Then on Thursday, China's state-run news agency, Xinhua, finally issued a short statement denying the rumors of Jiang's death, but also failing to offer any alternative explanation for his recent absence: "Recent reports of some overseas media organizations about Jiang Zemin's death from illness are 'pure rumor,' said authoritative sources Thursday." And that was it. Never mind that the rumors were in fact homegrown, or that what any reader really wants to know is not what isn't true (a denial), but what is true. But as of Friday afternoon, the line between fact and fiction remained unclear. Jiang Zemin remains unaccounted for.

It's worth noting that most of the conversation -- save for the Hong Kong TV blooper-- occurred over Chinese social media, in particular Weibo, where Jiang was the top-trending topic on July 6 (before the censors clamped down, of course). I asked a few Chinese friends who aren't close followers of social media for their take on the rumors, and their response was: "What? I hadn't heard."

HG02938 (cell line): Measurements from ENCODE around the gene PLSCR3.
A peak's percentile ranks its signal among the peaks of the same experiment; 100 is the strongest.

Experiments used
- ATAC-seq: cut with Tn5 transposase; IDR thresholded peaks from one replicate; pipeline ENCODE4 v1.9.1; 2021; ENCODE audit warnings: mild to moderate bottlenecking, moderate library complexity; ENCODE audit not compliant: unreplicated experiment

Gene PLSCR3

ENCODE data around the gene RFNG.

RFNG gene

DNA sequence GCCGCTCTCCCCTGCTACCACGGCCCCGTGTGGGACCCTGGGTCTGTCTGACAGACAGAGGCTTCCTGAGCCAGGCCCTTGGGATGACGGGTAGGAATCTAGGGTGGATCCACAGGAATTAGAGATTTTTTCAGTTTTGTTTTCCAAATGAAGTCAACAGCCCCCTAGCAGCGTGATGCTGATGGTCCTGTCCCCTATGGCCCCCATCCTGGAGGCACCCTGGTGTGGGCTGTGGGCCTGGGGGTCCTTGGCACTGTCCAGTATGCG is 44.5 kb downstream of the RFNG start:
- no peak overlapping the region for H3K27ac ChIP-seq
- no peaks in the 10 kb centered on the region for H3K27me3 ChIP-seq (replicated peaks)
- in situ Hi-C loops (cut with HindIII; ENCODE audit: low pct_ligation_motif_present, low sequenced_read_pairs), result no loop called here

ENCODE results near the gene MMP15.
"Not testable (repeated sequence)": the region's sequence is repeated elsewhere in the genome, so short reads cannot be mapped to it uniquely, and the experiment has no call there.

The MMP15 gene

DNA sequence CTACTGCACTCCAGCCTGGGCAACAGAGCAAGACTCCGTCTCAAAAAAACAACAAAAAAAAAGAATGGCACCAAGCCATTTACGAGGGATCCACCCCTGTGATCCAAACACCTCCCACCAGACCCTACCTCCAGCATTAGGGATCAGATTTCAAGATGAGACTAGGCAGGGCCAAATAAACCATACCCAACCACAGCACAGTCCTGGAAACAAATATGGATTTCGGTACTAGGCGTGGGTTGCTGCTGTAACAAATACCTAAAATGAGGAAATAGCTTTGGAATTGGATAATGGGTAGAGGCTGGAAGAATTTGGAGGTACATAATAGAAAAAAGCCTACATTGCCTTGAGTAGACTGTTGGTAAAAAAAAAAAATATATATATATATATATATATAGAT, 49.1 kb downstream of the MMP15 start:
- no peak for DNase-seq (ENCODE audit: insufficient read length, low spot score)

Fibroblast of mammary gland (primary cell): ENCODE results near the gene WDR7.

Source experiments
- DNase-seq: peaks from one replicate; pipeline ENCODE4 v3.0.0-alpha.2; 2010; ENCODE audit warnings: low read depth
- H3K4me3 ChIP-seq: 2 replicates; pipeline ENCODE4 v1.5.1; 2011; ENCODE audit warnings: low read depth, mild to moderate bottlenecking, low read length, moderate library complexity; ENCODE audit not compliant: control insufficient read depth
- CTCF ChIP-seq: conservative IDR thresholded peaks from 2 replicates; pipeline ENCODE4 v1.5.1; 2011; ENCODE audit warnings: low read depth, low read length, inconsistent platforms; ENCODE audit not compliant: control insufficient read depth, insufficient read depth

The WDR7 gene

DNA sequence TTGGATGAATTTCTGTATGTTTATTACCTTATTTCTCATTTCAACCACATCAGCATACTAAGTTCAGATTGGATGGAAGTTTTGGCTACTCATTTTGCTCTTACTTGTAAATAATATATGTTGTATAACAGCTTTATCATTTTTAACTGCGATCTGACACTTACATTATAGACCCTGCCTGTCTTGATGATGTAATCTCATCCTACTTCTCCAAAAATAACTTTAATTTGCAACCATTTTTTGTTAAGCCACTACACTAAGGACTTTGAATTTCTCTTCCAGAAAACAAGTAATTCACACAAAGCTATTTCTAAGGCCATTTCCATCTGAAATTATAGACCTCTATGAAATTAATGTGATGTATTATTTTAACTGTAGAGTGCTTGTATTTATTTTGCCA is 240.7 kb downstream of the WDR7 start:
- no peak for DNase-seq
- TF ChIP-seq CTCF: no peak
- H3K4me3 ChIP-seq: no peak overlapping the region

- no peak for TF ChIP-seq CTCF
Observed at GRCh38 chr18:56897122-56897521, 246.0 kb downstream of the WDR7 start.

Weibo is often said to be China's equivalent to Twitter, but in some key ways it's different. First, it allows users to more easily and directly share photos and videos -- more like a Facebook wall than a 140-character text-only entry. This is handy for sharing visual tips like Google traffic maps more virally. (It's also handy for busting seminude officials using the service to sext with mistresses.) Second, and more importantly, is who uses the website. This is admittedly hard to quantify, but among Chinese and expat users of both platforms whose opinions I've solicited, the consensus is that there seems to be a greater percentage of China's business, media, and academic elite actively using Weibo than is true of their counterparts in the United States or Europe using Twitter. The reason? In the West, Twitter is just one of many sources of unfiltered information, whereas in China, access to unfiltered information is harder to come by; microblogs are almost the only game in town. This gives the platform special potency in China.

Weibo spreads fact and fiction alike, at warp speed. It has been used by top businessmen to personally announce their resignation ("Friends, relatives and colleagues, I am giving up everything and eloping with Wang Qin," the tycoon Wang Gongquan blogged in May) and meanwhile used by pseudo-scientists to allege that dam construction impacts the weather. Sometimes it's hard to separate the untrue from the merely unusual.